Meet Nick Gulino

Born and raised in Encinitas during the height of the opioid epidemic, addiction was an ever-present factor in MiraCosta College alum Nick Gulino’s community.

Multiple friends lost their lives to overdose when he was just a teenager and countless other peers and family members spent years in and out of rehab. As a result, Gulino’s own childhood was fraught with challenges.

Despite being a voracious reader, Gulino never seemed to succeed academically. He was known to act out in middle school and as a freshman at San Dieguito High School Academy, he failed more classes than he passed. When he was sent to a continuation high school, commonly known as a “last chance high school,” few would have predicted what came next except for Gulino.

“There have been so many points in my life where it would have been easy for me to get derailed,” recalled Gulino, now a law school graduate and founder of his own company. “I have been very fortunate in my life to have people in my corner; otherwise, I wouldn’t be able to do much of what I’ve done.”

While attending the continuation high school, Gulino found himself in an environment that helped him thrive. He was able to develop his own working style and quickly turned his grades around. Soon after, Gulino set his sights on MiraCosta College.

“I heard of MiraCosta College through my high school guidance counselor but didn’t fully know what to expect as a full-time student,” shared Gulino. “I still remember walking into one of my first classes at MiraCosta College and being intimidated.”

Gulino had never experienced a lecture-style class and was still learning many of the basics in the classroom. But like he did at his continuation school, Gulino quickly adapted.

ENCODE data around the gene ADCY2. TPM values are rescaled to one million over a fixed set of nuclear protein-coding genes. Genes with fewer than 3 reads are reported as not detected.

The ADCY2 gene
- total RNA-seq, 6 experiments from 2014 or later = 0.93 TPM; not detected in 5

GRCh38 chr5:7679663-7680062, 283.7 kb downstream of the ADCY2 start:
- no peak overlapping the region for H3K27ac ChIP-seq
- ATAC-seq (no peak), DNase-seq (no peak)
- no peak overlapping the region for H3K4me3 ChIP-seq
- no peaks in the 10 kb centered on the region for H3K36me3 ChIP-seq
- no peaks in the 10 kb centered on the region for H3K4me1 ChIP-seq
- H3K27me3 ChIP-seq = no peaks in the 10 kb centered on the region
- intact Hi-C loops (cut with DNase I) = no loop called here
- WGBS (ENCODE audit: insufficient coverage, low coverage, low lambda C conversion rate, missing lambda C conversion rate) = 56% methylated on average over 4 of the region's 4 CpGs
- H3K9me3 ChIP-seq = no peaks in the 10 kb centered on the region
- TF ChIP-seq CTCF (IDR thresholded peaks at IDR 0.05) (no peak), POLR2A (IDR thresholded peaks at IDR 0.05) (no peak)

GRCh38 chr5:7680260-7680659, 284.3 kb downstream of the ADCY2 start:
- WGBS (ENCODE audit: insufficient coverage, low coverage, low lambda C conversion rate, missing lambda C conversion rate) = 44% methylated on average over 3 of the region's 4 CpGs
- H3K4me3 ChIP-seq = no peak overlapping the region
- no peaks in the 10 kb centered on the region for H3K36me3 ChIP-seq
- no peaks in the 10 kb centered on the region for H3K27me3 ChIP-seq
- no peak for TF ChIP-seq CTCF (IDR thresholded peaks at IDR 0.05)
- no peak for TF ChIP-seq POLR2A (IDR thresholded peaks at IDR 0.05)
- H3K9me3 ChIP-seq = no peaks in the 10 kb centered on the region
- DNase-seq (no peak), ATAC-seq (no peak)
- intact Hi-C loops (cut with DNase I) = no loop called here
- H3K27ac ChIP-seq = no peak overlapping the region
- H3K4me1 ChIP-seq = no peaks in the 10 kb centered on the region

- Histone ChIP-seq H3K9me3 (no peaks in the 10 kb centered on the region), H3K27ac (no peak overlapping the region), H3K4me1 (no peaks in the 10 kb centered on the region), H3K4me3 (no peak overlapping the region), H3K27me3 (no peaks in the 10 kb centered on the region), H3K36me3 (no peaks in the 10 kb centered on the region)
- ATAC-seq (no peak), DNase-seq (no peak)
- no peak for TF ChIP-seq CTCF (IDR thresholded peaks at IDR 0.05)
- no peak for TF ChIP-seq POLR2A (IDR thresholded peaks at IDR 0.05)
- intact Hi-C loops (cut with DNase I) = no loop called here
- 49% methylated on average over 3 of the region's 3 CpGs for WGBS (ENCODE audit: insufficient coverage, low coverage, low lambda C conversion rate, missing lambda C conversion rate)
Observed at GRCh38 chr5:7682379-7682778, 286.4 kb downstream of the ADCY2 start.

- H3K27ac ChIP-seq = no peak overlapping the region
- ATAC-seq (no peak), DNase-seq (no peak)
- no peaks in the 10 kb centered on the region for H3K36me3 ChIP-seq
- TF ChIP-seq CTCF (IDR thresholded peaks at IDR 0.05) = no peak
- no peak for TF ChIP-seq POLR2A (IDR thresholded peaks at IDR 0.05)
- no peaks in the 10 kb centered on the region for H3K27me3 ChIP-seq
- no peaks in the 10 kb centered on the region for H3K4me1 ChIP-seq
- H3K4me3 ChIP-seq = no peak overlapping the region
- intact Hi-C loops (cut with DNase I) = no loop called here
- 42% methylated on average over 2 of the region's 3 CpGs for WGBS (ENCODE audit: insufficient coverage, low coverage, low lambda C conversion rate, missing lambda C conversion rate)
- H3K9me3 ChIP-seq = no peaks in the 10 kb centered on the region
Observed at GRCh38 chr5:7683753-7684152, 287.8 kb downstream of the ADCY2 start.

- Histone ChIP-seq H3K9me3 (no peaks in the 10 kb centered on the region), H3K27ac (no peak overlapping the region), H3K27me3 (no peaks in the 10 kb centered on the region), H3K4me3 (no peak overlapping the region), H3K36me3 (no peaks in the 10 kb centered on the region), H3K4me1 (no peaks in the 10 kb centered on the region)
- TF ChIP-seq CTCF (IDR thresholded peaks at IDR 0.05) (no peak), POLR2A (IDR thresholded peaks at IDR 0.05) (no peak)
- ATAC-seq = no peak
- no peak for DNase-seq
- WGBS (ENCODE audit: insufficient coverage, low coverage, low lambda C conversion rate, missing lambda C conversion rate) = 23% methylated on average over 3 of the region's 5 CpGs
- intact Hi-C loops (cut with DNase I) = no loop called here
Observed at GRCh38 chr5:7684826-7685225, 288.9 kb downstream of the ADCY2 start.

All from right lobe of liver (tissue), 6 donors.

“That first semester was really about process development for me—how to take notes, how to be in a classroom setting, how to navigate college,'' commented Gulino.

Within months, Gulino settled in on campus and quickly established himself as one of the top students in his class. He became president of the Associated Student Government and also made time to help his community as a support group leader for kids at his previous high school.

“I just feel incredibly grateful that I was able to start at MiraCosta College,” explained Gulino. “Growing up in the area, I always knew of the school, but I never realized how good the college was until experiencing it firsthand. It provided me exactly what I needed at the time.”

Never one to stop growing, Gulino set out to accomplish another academic goal when he transferred to the University of California, Berkeley to major in rhetoric. At Berkeley, Gulino flourished and would go on to graduate with honors while also completing multiple internships and fellowships at the White House and State Department.

Gulino wasn’t done there. Gulino applied to and was accepted at Yale Law School. He continued his work with government agencies and found himself on the policy end of the addiction issue that he knew all too well as a child. That’s when he felt the gravitational pull of home.

After he left for college, Gulino’s friends and family still struggled with addiction, and he saw for himself how poor their treatment was when seeking help. He knew he had to act.

“I saw a gap that my community needed to be filled and decided to do something about it,” shared Gulino. “The state of addiction treatment in this country is bad and has grown worse because of the pandemic.”

Along with a fellow classmate from Yale, Gulino founded Recover, a company committed to fighting addiction through effective and affordable telemedicine treatment.

“You solve the problems you know,” shared Gulino. “I’ve witnessed the addiction problem for a very long time, with many people around me going in and out of rehab and treatment. I know how flawed the system can be.”

Today, Gulino is proud to be working on an issue that hits close to home. He is quick to attribute his success to the early struggles he experienced and the many people who believed in him during those early years.

 “I know my life may seem linear when looking at it now,” said Gulino, “but I wouldn’t be here without the support of so many people at MiraCosta and others along the way.”